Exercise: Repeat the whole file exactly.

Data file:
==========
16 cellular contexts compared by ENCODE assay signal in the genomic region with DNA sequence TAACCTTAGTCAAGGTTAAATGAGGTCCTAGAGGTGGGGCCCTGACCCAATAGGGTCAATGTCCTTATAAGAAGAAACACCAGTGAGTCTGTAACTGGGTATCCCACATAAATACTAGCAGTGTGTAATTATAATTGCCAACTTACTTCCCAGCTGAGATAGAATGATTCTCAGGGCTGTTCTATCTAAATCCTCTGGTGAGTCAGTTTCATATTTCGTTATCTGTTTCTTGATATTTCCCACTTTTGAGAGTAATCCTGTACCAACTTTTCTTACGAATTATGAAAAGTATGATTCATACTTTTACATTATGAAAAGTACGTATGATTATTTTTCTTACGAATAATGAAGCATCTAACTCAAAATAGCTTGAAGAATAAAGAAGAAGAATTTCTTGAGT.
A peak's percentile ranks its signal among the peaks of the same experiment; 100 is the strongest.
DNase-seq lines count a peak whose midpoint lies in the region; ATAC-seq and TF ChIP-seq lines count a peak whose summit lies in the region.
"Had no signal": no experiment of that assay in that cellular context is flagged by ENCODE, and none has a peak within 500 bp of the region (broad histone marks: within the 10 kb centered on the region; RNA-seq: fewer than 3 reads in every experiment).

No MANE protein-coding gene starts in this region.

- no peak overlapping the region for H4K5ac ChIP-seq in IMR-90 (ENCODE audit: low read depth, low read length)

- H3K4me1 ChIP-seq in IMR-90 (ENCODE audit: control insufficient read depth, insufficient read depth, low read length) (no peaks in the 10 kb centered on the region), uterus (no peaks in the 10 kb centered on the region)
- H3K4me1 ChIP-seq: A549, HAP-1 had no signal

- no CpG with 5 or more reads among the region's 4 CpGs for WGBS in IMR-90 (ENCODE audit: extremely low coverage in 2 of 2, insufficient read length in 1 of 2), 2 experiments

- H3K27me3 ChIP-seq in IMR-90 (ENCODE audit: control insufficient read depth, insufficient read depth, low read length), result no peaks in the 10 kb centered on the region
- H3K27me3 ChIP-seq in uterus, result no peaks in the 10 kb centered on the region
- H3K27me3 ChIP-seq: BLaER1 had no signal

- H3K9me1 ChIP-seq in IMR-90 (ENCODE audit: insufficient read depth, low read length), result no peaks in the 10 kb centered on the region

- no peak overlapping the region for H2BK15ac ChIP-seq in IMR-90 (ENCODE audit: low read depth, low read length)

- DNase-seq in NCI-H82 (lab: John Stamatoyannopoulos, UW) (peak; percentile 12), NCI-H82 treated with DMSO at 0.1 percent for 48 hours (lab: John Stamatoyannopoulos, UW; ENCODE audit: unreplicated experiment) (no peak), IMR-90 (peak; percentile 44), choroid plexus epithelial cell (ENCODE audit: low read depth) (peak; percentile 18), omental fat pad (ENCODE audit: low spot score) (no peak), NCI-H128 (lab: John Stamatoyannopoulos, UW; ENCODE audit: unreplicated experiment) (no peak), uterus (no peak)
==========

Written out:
16 cellular contexts compared by ENCODE assay signal in the genomic region with DNA sequence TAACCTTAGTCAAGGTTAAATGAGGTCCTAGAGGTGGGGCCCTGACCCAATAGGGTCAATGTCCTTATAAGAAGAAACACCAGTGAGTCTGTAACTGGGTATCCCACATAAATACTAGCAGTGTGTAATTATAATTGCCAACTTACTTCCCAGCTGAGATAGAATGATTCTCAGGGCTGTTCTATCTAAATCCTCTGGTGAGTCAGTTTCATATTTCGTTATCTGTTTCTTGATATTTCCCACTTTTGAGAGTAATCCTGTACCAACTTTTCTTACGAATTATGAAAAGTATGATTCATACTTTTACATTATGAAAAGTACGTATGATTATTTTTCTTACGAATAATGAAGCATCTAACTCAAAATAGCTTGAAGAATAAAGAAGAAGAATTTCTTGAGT.
A peak's percentile ranks its signal among the peaks of the same experiment; 100 is the strongest.
DNase-seq lines count a peak whose midpoint lies in the region; ATAC-seq and TF ChIP-seq lines count a peak whose summit lies in the region.
"Had no signal": no experiment of that assay in that cellular context is flagged by ENCODE, and none has a peak within 500 bp of the region (broad histone marks: within the 10 kb centered on the region; RNA-seq: fewer than 3 reads in every experiment).

No MANE protein-coding gene starts in this region.

- no peak overlapping the region for H4K5ac ChIP-seq in IMR-90 (ENCODE audit: low read depth, low read length)

- H3K4me1 ChIP-seq in IMR-90 (ENCODE audit: control insufficient read depth, insufficient read depth, low read length) (no peaks in the 10 kb centered on the region), uterus (no peaks in the 10 kb centered on the region)
- H3K4me1 ChIP-seq: A549, HAP-1 had no signal

- no CpG with 5 or more reads among the region's 4 CpGs for WGBS in IMR-90 (ENCODE audit: extremely low coverage in 2 of 2, insufficient read length in 1 of 2), 2 experiments

- H3K27me3 ChIP-seq in IMR-90 (ENCODE audit: control insufficient read depth, insufficient read depth, low read length), result no peaks in the 10 kb centered on the region
- H3K27me3 ChIP-seq in uterus, result no peaks in the 10 kb centered on the region
- H3K27me3 ChIP-seq: BLaER1 had no signal

- H3K9me1 ChIP-seq in IMR-90 (ENCODE audit: insufficient read depth, low read length), result no peaks in the 10 kb centered on the region

- no peak overlapping the region for H2BK15ac ChIP-seq in IMR-90 (ENCODE audit: low read depth, low read length)

- DNase-seq in NCI-H82 (lab: John Stamatoyannopoulos, UW) (peak; percentile 12), NCI-H82 treated with DMSO at 0.1 percent for 48 hours (lab: John Stamatoyannopoulos, UW; ENCODE audit: unreplicated experiment) (no peak), IMR-90 (peak; percentile 44), choroid plexus epithelial cell (ENCODE audit: low read depth) (peak; percentile 18), omental fat pad (ENCODE audit: low spot score) (no peak), NCI-H128 (lab: John Stamatoyannopoulos, UW; ENCODE audit: unreplicated experiment) (no peak), uterus (no peak)